Our aim was to assess the prevalence and socioeconomic and clinical correlates of drug-drug interactions among the adult population of transitional Kosovo. A cross-sectional study was conducted including a representative sample of 1921 patients aged ≥18 years (mean age: 57.8±11.2 years; 50.3% women; overall response: 96%) from the regional hospital of Gjilan, Kosovo, during 2011-2013. Potential drug-drug-interactions were assessed and clinical data as well as demographic and socioeconomic information were collected. Binary logistic regression was used to assess the correlates of drug-drug interactions. Upon multivariable adjustment for all the demographic and socioeconomic factors as well as the clinical characteristics, drug-drug interactions were positively and significantly related to older age (OR=2.1, 95%CI=1.3-2.8), a lower educational attainment (OR=1.4, 95%CI=1.1-1.9), a longer hospitalization period (OR=2.7, 95%CI=2.1-3.6), presence of three groups of diseases [infectious diseases (OR=1.7, 95%CI=1.3-2.4), cardiovascular diseases (OR=1.8, 95%CI=1.4-2.6), respiratory diseases (OR=1.6, 95%CI=1.2-2.5)], presence of comorbid conditions (OR=3.2, 95%CI=2.3-4.4) and an intake of at least four drugs (OR=5.9, 95%CI=4.6-7.1). Our study provides important evidence on the prevalence and socioeconomic and clinical correlates of drug-drug interactions among the hospitalized patients in the regional hospital of Gjilan, Kosovo. Findings from our study should raise the awareness of decision-makers and policy makers about the prevalence and determinants of drug-drug interactions in the adult population of post-war Kosovo.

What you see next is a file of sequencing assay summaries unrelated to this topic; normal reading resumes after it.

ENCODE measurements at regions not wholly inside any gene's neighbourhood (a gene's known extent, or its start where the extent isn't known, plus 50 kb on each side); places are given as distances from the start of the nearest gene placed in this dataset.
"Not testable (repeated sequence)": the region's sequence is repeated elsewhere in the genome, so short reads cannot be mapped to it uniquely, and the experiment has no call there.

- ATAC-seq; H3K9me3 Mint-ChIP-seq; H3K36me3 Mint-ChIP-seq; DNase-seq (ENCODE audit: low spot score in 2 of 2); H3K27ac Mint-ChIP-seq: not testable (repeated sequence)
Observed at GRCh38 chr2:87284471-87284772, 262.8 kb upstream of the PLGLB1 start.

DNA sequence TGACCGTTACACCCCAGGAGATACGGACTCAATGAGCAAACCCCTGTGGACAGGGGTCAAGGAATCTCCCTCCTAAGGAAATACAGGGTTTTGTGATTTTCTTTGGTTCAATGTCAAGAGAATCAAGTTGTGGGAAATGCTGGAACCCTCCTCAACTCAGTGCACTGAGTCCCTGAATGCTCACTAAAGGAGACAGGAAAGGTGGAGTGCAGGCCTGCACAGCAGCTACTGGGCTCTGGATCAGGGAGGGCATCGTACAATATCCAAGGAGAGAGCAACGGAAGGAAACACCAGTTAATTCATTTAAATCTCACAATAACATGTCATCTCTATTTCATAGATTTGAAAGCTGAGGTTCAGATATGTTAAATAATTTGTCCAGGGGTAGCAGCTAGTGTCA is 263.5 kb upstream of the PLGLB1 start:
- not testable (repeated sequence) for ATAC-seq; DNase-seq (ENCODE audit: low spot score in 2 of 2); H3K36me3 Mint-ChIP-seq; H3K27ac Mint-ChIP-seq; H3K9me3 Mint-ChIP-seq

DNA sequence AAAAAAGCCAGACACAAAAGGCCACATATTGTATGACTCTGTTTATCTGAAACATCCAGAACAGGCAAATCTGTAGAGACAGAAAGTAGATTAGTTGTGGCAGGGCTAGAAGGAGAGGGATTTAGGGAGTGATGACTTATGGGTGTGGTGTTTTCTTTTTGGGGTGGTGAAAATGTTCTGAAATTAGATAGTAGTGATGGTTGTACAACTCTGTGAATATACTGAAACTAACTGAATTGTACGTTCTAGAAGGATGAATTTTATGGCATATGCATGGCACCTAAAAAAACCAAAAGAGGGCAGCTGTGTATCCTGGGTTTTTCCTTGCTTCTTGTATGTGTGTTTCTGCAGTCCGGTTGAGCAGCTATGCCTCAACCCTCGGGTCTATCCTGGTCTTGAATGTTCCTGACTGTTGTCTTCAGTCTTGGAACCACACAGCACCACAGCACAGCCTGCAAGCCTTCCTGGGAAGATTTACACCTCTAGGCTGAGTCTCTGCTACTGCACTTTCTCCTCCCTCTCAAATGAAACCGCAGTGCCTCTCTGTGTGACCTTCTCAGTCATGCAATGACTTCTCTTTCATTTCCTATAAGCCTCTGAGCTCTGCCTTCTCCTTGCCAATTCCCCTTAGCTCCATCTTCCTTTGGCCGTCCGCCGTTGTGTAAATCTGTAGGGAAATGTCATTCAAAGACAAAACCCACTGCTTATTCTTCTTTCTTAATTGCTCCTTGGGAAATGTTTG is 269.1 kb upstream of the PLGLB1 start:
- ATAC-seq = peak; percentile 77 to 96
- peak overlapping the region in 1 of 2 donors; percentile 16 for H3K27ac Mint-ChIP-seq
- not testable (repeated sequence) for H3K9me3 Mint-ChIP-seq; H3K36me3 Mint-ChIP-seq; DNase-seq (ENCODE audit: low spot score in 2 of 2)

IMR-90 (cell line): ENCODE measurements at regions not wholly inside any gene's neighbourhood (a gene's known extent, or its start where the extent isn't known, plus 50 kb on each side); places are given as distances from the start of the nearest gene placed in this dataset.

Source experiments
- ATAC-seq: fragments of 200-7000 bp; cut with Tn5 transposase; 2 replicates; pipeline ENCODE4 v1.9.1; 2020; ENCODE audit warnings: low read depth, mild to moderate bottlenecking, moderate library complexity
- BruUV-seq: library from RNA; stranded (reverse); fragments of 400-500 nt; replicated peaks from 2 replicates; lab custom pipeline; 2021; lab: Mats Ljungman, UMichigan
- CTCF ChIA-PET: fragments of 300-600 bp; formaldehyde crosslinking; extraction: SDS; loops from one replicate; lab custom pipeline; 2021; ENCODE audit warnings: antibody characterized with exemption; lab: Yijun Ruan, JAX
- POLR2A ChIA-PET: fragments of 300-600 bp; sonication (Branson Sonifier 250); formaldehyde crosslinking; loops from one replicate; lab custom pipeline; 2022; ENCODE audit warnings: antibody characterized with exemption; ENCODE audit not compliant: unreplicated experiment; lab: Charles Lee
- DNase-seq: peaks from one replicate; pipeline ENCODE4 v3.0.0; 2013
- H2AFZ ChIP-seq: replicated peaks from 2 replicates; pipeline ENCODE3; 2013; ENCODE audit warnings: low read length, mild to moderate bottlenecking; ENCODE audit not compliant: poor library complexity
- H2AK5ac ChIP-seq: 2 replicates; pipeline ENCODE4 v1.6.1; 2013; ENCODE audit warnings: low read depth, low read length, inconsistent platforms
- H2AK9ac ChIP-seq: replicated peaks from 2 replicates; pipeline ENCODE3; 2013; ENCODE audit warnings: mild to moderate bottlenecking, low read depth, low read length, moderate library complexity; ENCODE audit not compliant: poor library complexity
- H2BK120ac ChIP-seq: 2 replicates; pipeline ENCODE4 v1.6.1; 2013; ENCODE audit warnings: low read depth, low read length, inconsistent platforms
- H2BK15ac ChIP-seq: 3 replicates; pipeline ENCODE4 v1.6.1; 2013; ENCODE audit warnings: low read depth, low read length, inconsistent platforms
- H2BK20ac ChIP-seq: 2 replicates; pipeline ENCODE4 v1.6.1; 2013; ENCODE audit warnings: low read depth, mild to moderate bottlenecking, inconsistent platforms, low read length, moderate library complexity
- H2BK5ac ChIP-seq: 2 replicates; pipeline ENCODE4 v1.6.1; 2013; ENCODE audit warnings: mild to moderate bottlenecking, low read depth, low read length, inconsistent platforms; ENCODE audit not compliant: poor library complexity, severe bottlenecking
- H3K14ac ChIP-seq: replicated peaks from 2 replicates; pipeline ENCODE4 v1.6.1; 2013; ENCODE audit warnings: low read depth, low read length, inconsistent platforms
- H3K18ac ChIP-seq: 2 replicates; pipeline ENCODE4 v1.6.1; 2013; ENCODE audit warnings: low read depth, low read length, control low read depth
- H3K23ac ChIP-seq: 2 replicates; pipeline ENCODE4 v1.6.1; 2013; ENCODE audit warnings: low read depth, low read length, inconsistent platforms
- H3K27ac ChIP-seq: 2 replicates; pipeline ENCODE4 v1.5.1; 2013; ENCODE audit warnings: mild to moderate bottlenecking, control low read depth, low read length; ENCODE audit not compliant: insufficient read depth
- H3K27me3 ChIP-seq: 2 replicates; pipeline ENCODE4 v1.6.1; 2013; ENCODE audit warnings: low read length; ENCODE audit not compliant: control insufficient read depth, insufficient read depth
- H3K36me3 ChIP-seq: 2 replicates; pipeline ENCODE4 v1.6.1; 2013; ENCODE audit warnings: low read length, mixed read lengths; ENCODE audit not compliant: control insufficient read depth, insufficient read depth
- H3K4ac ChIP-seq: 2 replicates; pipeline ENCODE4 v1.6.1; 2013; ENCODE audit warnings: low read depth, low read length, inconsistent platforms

13. Prevalence and Correlates of Drug-drug Interactions in the Regional Hospital of Gjilan, Kosovo

    PubMed Central

    Shabani, Driton; Tahiri, Zejdush; Bara, Petrit; Hudhra, Klejda; Malaj, Ledian; Jucja, Besnik; Bozalia, Adnan; Burazeri, Genc

    2014-01-01